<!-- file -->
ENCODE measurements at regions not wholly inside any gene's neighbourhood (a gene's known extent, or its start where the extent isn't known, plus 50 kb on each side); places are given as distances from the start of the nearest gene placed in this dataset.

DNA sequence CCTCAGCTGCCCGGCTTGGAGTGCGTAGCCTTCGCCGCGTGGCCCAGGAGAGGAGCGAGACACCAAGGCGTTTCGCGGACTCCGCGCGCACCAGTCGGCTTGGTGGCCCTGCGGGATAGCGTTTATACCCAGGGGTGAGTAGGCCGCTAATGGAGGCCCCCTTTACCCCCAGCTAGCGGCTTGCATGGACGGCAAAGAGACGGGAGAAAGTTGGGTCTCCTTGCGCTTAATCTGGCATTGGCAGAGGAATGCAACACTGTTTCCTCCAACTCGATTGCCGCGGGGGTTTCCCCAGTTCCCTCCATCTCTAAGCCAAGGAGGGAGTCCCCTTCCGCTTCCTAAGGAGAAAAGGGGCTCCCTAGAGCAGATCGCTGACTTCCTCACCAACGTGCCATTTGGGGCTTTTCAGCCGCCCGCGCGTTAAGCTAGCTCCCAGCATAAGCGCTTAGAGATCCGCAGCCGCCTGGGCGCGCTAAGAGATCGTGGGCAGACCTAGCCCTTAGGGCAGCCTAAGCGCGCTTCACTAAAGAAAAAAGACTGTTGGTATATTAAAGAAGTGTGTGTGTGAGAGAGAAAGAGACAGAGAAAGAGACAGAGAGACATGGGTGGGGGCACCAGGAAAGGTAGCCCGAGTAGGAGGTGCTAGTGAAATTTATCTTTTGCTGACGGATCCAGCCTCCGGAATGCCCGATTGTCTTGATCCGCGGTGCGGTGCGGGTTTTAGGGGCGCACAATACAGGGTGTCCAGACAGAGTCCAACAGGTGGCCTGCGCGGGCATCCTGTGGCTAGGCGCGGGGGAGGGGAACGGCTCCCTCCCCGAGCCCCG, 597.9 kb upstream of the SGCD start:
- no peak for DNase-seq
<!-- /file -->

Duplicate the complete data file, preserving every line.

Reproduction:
ENCODE measurements at regions not wholly inside any gene's neighbourhood (a gene's known extent, or its start where the extent isn't known, plus 50 kb on each side); places are given as distances from the start of the nearest gene placed in this dataset.

DNA sequence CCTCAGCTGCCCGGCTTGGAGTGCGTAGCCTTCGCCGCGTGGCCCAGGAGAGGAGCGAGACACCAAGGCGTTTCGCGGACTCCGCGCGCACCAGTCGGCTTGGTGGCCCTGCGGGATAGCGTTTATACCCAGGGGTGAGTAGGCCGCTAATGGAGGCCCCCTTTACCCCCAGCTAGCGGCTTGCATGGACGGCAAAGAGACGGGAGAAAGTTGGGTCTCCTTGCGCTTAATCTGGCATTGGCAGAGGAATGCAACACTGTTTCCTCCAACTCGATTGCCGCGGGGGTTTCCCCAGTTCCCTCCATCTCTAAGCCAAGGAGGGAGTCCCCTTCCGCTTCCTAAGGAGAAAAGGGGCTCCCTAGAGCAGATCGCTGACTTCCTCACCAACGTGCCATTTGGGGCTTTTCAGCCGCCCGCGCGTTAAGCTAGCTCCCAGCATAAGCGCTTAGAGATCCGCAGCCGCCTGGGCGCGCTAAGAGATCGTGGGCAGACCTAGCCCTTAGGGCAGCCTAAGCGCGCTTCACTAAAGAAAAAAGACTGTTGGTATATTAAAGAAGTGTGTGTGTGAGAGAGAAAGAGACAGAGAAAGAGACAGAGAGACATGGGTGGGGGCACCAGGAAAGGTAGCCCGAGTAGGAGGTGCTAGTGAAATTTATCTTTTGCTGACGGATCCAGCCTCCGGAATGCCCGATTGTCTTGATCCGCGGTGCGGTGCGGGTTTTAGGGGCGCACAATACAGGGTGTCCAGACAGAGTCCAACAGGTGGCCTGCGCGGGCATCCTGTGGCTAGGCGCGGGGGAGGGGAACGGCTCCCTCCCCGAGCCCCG, 597.9 kb upstream of the SGCD start:
- no peak for DNase-seq